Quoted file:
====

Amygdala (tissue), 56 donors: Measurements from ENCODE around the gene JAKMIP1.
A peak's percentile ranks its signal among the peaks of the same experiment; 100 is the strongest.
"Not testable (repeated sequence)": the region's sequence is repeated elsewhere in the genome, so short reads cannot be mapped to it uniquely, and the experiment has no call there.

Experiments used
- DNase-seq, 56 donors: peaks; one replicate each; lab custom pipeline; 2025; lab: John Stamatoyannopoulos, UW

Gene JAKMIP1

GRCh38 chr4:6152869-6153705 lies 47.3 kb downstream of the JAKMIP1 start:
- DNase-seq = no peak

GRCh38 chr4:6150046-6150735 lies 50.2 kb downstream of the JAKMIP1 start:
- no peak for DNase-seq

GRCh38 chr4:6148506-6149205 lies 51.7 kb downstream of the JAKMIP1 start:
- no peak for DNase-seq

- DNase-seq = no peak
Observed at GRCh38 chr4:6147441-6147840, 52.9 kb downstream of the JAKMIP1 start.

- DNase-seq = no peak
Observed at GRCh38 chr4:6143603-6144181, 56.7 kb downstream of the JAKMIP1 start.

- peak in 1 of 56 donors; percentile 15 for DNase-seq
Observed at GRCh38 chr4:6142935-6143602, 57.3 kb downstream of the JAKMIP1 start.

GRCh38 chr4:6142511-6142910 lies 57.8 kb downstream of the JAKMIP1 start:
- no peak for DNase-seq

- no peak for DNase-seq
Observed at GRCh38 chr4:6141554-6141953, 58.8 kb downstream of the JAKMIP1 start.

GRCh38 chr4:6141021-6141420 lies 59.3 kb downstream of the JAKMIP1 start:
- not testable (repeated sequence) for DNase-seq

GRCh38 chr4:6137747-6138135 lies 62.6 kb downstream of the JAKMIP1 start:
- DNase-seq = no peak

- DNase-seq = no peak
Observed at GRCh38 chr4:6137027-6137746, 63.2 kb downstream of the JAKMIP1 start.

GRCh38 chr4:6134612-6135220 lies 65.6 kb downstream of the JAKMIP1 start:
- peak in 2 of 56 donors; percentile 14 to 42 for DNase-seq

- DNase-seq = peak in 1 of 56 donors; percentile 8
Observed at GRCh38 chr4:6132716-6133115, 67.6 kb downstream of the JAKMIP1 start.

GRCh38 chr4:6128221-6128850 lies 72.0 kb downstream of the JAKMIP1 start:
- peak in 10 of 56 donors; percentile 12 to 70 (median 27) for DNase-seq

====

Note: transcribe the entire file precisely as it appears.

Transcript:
Amygdala (tissue), 56 donors: Measurements from ENCODE around the gene JAKMIP1.
A peak's percentile ranks its signal among the peaks of the same experiment; 100 is the strongest.
"Not testable (repeated sequence)": the region's sequence is repeated elsewhere in the genome, so short reads cannot be mapped to it uniquely, and the experiment has no call there.

Experiments used
- DNase-seq, 56 donors: peaks; one replicate each; lab custom pipeline; 2025; lab: John Stamatoyannopoulos, UW

Gene JAKMIP1

GRCh38 chr4:6152869-6153705 lies 47.3 kb downstream of the JAKMIP1 start:
- DNase-seq = no peak

GRCh38 chr4:6150046-6150735 lies 50.2 kb downstream of the JAKMIP1 start:
- no peak for DNase-seq

GRCh38 chr4:6148506-6149205 lies 51.7 kb downstream of the JAKMIP1 start:
- no peak for DNase-seq

- DNase-seq = no peak
Observed at GRCh38 chr4:6147441-6147840, 52.9 kb downstream of the JAKMIP1 start.

- DNase-seq = no peak
Observed at GRCh38 chr4:6143603-6144181, 56.7 kb downstream of the JAKMIP1 start.

- peak in 1 of 56 donors; percentile 15 for DNase-seq
Observed at GRCh38 chr4:6142935-6143602, 57.3 kb downstream of the JAKMIP1 start.

GRCh38 chr4:6142511-6142910 lies 57.8 kb downstream of the JAKMIP1 start:
- no peak for DNase-seq

- no peak for DNase-seq
Observed at GRCh38 chr4:6141554-6141953, 58.8 kb downstream of the JAKMIP1 start.

GRCh38 chr4:6141021-6141420 lies 59.3 kb downstream of the JAKMIP1 start:
- not testable (repeated sequence) for DNase-seq

GRCh38 chr4:6137747-6138135 lies 62.6 kb downstream of the JAKMIP1 start:
- DNase-seq = no peak

- DNase-seq = no peak
Observed at GRCh38 chr4:6137027-6137746, 63.2 kb downstream of the JAKMIP1 start.

GRCh38 chr4:6134612-6135220 lies 65.6 kb downstream of the JAKMIP1 start:
- peak in 2 of 56 donors; percentile 14 to 42 for DNase-seq

- DNase-seq = peak in 1 of 56 donors; percentile 8
Observed at GRCh38 chr4:6132716-6133115, 67.6 kb downstream of the JAKMIP1 start.

GRCh38 chr4:6128221-6128850 lies 72.0 kb downstream of the JAKMIP1 start:
- peak in 10 of 56 donors; percentile 12 to 70 (median 27) for DNase-seq